Removing trees to promote forest health
Last updated 2/7/2023 at Noon
The removal of 177 juniper trees from 18 lots in the High Meadow neighborhood off Indian Ford Road is creating what participants in the project consider a win-win situation for everyone involved.
The homeowners are improving the resiliency of their Firewise community and improving the environment for their ponderosa pines. The junipers are all being removed as intact trees, branches and all. They will be taken up to Deschutes Land Trust’s (DLT) Rimrock Ranch, where the Upper Deschutes Watershed Council (UDWC) is coordinating another Whychus Creek restoration project along 1.5 miles of the valley floor.
High Meadow resident Martha Lussenhop provided the impetus for the project after attending a DLT training last year with Mathias Perle, restoration program manager for UDWC, where he explained a variety of environmental restoration procedures. As he talked about the role of trees in creek restoration to raise the water level, slow the flow, and provide shade and hiding places for fish, Lussenhop thought of all the juniper trees in High Meadow and the potential fire risk they presented. As a designated Firewise community, each year the residents focus on projects that contribute to fire resiliency.
Lussenhop mentioned the trees to Perle, and a partnership developed. Lussenhop organized her neighbors and secured the contractor, Four Brothers Tree Service. Perle was able to provide the grant funds to cover the expenses of tree removal and hauling them 7.3 miles to Rimrock Ranch, where over 2,000 trees are needed for stream and valley-wide habitat restoration.
Junipers are particularly useful for this type of project because, even as they dry out, the branches remain more pliable and don’t break as they are placed in the water. Trees with root balls are favored because the extra weight keeps the trees from moving in the water.
According to Perle, “Work is being conducted collaboratively with the DLT and Bureau of Land Management as landowners and other state and federal agencies, including Oregon Department of Fish and Wildlife, US Fish and Wildlife Service, U.S. Forest Service and the Confederated Tribes of Warm Springs and Portland General Electric.”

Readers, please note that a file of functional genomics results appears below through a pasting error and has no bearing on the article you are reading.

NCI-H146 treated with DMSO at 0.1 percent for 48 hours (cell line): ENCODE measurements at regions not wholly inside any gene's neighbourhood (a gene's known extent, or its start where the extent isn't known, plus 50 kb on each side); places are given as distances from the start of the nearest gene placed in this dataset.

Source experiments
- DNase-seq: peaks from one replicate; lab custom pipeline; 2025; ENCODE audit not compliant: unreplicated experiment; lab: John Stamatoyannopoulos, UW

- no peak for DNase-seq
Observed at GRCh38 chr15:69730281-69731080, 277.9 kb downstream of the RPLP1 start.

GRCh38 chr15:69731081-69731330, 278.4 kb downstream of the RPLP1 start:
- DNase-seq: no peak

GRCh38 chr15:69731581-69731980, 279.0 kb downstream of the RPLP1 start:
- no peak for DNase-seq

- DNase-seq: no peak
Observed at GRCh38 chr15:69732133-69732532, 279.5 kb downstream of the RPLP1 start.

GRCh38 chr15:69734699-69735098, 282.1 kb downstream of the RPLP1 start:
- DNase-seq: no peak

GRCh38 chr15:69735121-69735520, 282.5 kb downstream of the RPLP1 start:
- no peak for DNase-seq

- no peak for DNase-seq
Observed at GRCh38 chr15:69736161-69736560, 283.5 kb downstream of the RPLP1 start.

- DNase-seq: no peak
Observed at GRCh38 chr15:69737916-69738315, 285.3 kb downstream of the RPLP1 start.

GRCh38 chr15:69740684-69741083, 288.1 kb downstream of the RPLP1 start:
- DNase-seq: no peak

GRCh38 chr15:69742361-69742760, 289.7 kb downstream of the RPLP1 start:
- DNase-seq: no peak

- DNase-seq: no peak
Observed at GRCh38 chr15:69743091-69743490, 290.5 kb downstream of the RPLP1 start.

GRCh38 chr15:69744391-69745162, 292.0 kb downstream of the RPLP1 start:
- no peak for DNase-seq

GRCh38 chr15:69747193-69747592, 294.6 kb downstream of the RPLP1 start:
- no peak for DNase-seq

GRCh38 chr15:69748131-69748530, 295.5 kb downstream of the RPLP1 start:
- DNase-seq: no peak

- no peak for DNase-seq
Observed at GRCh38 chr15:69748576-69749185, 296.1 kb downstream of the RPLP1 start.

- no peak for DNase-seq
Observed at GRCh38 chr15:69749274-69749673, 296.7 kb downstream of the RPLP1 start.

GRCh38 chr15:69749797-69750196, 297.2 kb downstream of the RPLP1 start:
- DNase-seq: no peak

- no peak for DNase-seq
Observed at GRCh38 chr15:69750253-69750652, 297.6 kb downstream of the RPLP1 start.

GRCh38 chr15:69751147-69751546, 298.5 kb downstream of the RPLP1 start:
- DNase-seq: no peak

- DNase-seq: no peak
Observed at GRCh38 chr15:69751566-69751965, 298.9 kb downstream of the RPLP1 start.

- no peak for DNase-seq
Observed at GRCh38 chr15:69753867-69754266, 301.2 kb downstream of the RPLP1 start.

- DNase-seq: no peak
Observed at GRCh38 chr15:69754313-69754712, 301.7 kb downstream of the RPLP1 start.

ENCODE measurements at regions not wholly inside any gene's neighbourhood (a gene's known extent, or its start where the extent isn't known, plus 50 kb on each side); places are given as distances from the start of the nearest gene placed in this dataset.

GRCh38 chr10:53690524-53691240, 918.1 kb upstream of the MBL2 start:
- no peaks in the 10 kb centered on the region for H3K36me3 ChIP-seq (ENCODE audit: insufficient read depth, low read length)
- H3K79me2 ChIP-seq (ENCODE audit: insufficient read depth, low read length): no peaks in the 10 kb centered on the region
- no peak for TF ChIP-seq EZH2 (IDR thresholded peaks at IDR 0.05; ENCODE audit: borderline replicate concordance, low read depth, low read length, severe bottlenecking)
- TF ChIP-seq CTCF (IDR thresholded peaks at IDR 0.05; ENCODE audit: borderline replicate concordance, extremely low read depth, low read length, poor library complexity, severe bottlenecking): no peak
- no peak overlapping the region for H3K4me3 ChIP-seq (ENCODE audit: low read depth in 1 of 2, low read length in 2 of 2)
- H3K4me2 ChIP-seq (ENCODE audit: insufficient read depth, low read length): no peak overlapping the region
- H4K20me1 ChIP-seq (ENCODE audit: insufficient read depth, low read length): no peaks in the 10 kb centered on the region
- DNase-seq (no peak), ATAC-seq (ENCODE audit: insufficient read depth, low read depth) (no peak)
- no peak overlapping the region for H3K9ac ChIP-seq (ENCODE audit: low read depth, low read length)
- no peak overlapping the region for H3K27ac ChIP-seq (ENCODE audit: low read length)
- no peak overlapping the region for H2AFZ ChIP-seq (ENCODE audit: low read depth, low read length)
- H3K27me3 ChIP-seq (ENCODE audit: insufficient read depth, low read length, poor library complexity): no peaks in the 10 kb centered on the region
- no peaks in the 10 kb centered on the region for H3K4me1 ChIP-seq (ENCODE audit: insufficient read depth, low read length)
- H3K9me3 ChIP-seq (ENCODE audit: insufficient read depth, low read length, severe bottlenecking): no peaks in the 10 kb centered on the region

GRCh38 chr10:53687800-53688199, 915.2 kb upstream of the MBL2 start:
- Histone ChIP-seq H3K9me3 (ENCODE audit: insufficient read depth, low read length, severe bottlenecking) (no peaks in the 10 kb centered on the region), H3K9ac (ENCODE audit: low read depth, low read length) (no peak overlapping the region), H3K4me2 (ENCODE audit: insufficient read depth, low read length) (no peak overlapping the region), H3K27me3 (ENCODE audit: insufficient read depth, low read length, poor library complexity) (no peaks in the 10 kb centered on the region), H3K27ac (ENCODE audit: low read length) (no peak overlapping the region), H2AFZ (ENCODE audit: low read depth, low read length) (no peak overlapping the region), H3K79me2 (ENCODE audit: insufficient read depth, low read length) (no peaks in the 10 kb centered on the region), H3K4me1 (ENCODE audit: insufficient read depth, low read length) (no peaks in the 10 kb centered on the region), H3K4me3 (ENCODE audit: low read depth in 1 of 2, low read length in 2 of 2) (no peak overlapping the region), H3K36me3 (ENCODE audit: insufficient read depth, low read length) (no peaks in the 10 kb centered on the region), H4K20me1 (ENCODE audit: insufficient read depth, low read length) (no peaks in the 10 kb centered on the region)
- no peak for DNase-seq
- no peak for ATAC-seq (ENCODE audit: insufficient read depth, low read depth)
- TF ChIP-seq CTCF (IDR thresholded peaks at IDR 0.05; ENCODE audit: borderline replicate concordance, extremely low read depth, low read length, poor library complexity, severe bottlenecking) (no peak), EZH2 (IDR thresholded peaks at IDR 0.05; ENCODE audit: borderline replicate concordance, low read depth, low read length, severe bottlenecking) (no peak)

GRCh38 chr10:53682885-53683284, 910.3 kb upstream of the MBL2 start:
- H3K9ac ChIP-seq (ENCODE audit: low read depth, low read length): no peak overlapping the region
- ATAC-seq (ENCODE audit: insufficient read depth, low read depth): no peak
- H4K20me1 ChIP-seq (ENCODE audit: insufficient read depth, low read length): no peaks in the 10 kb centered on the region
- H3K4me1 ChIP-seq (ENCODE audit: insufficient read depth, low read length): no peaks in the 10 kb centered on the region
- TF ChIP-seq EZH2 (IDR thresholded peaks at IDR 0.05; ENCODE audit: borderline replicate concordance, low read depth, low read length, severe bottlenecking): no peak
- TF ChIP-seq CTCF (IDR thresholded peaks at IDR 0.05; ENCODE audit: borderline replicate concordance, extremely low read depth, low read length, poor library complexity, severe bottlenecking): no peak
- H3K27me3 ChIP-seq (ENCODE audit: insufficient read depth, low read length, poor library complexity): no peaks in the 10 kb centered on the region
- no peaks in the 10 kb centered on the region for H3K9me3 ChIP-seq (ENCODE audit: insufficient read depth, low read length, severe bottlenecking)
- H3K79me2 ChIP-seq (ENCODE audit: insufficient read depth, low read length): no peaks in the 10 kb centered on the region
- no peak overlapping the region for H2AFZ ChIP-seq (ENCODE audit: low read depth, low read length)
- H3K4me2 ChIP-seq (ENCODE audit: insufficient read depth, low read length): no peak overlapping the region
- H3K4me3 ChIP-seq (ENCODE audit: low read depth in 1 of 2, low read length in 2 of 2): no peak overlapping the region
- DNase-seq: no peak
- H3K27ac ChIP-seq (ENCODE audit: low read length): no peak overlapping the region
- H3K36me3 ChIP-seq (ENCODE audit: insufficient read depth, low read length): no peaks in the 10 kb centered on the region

Perle explained that trees are coming from a combination of private and public sources. Trees that are being thinned to provide fire resilience and overall stand health at the Wildland Urban Interface (WUI) at Pole Creek Ranch are being hauled up to Rimrock Ranch, where they will have a “second life” as habitat trees instream and in the surrounding floodplain.
Trees are also coming from WUI public land managed by the USFS. In one instance, trees are coming from USFS land in collaboration with Central Electric Cooperative, who is clearing hazard ttrees around existing power lines between Black Butte and Sisters. Primary funder for this work at the WUI is The Oregon Department of Forestry (ODF). Other funders include the Pelton Fund and Oregon Water Enhancement Board (OWEB).
The ODF has provided a grant of over $6 million for the Central Oregon Shared Stewardship Landscape Resiliency Project. This large grant is being shared basin-wide via individual smaller grants to entities like the UDWC to improve landscape-wide fire resiliency and overall forest health in collaboration with state, county, and private landowners throughout Central Oregon.